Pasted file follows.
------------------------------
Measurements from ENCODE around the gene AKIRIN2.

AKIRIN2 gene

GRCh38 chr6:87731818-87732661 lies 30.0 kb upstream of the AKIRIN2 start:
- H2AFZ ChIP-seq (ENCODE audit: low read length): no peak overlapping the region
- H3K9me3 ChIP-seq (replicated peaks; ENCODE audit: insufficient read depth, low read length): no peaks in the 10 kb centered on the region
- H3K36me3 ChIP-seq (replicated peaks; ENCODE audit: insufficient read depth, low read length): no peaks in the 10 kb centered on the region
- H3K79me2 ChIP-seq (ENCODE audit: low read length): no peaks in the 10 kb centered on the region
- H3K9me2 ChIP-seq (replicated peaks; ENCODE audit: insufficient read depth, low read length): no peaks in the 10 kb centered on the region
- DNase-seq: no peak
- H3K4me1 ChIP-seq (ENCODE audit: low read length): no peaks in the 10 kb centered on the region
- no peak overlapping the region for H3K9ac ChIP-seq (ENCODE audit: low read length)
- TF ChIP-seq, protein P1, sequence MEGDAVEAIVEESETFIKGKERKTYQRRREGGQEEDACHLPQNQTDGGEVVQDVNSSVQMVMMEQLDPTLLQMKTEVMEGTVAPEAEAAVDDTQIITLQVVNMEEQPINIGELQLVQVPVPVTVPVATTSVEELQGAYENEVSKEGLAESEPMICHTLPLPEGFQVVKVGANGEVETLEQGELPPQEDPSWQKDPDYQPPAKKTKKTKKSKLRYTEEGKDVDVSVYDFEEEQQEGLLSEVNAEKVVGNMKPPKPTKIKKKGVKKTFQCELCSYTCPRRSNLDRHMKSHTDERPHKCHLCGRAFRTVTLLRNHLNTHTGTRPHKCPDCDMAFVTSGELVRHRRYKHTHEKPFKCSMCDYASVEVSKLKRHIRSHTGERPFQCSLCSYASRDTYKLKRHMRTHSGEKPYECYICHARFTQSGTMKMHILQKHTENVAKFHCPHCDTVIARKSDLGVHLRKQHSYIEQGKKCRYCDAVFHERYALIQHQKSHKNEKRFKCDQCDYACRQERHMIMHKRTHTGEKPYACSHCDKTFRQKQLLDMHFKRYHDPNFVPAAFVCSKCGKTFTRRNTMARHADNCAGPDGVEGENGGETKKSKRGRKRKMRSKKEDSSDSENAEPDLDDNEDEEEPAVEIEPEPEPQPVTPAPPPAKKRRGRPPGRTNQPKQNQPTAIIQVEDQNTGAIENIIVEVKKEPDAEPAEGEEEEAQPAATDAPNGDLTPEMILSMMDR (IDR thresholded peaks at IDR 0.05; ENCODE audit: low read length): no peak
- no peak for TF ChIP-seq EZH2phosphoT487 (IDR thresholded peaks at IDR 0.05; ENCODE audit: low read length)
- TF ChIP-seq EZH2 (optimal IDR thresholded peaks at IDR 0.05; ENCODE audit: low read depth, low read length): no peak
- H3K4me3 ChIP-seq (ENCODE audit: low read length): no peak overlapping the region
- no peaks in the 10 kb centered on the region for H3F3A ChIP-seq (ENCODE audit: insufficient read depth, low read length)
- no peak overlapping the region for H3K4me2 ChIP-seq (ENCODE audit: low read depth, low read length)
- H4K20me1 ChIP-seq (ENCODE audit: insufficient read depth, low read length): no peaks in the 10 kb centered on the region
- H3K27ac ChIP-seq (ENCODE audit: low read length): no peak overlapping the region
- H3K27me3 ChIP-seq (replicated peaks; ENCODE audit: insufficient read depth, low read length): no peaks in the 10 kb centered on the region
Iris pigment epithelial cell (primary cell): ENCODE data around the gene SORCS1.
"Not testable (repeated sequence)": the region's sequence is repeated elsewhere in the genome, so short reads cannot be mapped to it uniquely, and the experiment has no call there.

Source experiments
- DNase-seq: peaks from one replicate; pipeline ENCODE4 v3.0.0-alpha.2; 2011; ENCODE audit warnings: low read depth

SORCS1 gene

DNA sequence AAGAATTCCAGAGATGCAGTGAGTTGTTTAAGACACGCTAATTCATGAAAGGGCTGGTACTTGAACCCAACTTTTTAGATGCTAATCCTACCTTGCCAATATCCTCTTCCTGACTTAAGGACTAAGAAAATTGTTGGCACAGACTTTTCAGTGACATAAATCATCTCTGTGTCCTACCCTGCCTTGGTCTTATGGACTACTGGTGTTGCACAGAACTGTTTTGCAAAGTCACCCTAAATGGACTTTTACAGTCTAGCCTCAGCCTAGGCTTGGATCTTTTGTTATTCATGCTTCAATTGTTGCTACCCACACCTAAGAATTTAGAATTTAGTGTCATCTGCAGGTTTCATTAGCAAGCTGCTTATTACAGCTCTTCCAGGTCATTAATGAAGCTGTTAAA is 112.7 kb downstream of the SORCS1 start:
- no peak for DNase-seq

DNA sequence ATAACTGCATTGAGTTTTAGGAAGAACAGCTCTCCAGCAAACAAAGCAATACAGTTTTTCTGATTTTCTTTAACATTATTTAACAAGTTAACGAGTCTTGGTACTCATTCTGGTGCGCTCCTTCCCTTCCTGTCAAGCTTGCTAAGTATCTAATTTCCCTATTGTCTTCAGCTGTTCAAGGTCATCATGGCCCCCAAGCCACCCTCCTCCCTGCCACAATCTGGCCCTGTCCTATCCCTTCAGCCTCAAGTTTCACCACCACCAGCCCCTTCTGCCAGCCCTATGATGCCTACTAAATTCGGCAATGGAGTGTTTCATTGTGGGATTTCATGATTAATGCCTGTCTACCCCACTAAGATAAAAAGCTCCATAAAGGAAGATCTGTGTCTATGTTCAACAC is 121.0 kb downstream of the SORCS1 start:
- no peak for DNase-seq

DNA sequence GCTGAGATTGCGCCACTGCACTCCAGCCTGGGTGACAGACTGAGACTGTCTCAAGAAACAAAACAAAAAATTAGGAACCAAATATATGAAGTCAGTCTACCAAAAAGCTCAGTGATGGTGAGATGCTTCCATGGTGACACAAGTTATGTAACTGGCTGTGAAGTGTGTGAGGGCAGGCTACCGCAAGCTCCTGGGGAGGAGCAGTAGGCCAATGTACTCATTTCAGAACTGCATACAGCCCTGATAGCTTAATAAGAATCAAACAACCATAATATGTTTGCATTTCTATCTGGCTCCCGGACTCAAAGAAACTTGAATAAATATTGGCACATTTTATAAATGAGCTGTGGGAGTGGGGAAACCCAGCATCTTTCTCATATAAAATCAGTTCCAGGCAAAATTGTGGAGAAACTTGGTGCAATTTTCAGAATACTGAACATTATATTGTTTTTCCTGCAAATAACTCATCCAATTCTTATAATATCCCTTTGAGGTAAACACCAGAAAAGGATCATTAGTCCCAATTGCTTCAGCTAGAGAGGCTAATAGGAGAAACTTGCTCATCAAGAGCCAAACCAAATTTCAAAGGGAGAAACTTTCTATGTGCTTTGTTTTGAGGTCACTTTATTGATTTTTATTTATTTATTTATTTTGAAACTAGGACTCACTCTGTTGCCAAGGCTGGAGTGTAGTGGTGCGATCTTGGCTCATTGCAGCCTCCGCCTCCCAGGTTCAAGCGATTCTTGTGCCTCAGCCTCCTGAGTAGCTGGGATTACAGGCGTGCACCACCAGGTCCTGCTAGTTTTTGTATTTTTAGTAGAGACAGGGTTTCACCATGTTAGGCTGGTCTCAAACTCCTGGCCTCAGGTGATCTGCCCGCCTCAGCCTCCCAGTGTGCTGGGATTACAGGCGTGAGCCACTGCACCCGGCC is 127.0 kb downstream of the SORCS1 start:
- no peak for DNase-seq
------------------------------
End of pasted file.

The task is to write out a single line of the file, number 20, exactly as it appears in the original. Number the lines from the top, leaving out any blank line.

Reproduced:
- H3K27me3 ChIP-seq (replicated peaks; ENCODE audit: insufficient read depth, low read length): no peaks in the 10 kb centered on the region